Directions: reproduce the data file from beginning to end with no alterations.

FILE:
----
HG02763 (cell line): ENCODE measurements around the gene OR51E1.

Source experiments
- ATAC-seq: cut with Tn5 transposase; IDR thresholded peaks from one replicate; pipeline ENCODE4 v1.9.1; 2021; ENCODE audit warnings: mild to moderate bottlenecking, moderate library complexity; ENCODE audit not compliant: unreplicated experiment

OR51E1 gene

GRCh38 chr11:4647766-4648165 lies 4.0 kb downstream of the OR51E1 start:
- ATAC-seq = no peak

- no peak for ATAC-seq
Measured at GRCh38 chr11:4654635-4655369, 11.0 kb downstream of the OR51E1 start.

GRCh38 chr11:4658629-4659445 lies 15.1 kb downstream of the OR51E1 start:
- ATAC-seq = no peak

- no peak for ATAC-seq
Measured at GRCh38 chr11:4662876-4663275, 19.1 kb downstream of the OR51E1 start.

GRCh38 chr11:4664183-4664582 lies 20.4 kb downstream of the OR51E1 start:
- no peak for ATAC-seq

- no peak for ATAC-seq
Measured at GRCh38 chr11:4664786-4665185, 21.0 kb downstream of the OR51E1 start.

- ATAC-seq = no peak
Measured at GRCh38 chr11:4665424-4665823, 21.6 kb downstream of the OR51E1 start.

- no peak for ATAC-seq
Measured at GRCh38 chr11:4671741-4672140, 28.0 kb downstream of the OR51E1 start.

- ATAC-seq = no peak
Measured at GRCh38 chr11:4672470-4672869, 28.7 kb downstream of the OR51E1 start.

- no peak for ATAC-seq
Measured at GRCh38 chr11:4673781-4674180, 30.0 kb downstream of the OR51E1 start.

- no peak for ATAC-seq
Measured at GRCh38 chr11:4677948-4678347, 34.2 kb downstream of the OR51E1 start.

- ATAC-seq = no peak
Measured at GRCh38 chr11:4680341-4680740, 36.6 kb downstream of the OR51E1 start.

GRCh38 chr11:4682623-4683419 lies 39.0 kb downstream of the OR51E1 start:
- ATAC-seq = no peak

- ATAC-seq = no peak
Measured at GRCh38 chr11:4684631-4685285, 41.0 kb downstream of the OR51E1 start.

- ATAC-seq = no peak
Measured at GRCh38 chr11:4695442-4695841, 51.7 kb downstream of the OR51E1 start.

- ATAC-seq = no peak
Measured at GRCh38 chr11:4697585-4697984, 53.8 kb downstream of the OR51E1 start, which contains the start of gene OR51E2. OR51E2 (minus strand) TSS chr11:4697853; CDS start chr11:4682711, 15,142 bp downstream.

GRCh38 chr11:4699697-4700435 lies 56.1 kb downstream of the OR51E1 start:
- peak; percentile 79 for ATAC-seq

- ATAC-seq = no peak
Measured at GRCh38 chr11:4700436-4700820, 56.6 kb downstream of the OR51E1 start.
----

HG02763 (cell line): ENCODE measurements around the gene OR51E1.

Source experiments
- ATAC-seq: cut with Tn5 transposase; IDR thresholded peaks from one replicate; pipeline ENCODE4 v1.9.1; 2021; ENCODE audit warnings: mild to moderate bottlenecking, moderate library complexity; ENCODE audit not compliant: unreplicated experiment

OR51E1 gene

GRCh38 chr11:4647766-4648165 lies 4.0 kb downstream of the OR51E1 start:
- ATAC-seq = no peak

- no peak for ATAC-seq
Measured at GRCh38 chr11:4654635-4655369, 11.0 kb downstream of the OR51E1 start.

GRCh38 chr11:4658629-4659445 lies 15.1 kb downstream of the OR51E1 start:
- ATAC-seq = no peak

- no peak for ATAC-seq
Measured at GRCh38 chr11:4662876-4663275, 19.1 kb downstream of the OR51E1 start.

GRCh38 chr11:4664183-4664582 lies 20.4 kb downstream of the OR51E1 start:
- no peak for ATAC-seq

- no peak for ATAC-seq
Measured at GRCh38 chr11:4664786-4665185, 21.0 kb downstream of the OR51E1 start.

- ATAC-seq = no peak
Measured at GRCh38 chr11:4665424-4665823, 21.6 kb downstream of the OR51E1 start.

- no peak for ATAC-seq
Measured at GRCh38 chr11:4671741-4672140, 28.0 kb downstream of the OR51E1 start.

- ATAC-seq = no peak
Measured at GRCh38 chr11:4672470-4672869, 28.7 kb downstream of the OR51E1 start.

- no peak for ATAC-seq
Measured at GRCh38 chr11:4673781-4674180, 30.0 kb downstream of the OR51E1 start.

- no peak for ATAC-seq
Measured at GRCh38 chr11:4677948-4678347, 34.2 kb downstream of the OR51E1 start.

- ATAC-seq = no peak
Measured at GRCh38 chr11:4680341-4680740, 36.6 kb downstream of the OR51E1 start.

GRCh38 chr11:4682623-4683419 lies 39.0 kb downstream of the OR51E1 start:
- ATAC-seq = no peak

- ATAC-seq = no peak
Measured at GRCh38 chr11:4684631-4685285, 41.0 kb downstream of the OR51E1 start.

- ATAC-seq = no peak
Measured at GRCh38 chr11:4695442-4695841, 51.7 kb downstream of the OR51E1 start.

- ATAC-seq = no peak
Measured at GRCh38 chr11:4697585-4697984, 53.8 kb downstream of the OR51E1 start, which contains the start of gene OR51E2. OR51E2 (minus strand) TSS chr11:4697853; CDS start chr11:4682711, 15,142 bp downstream.

GRCh38 chr11:4699697-4700435 lies 56.1 kb downstream of the OR51E1 start:
- peak; percentile 79 for ATAC-seq

- ATAC-seq = no peak
Measured at GRCh38 chr11:4700436-4700820, 56.6 kb downstream of the OR51E1 start.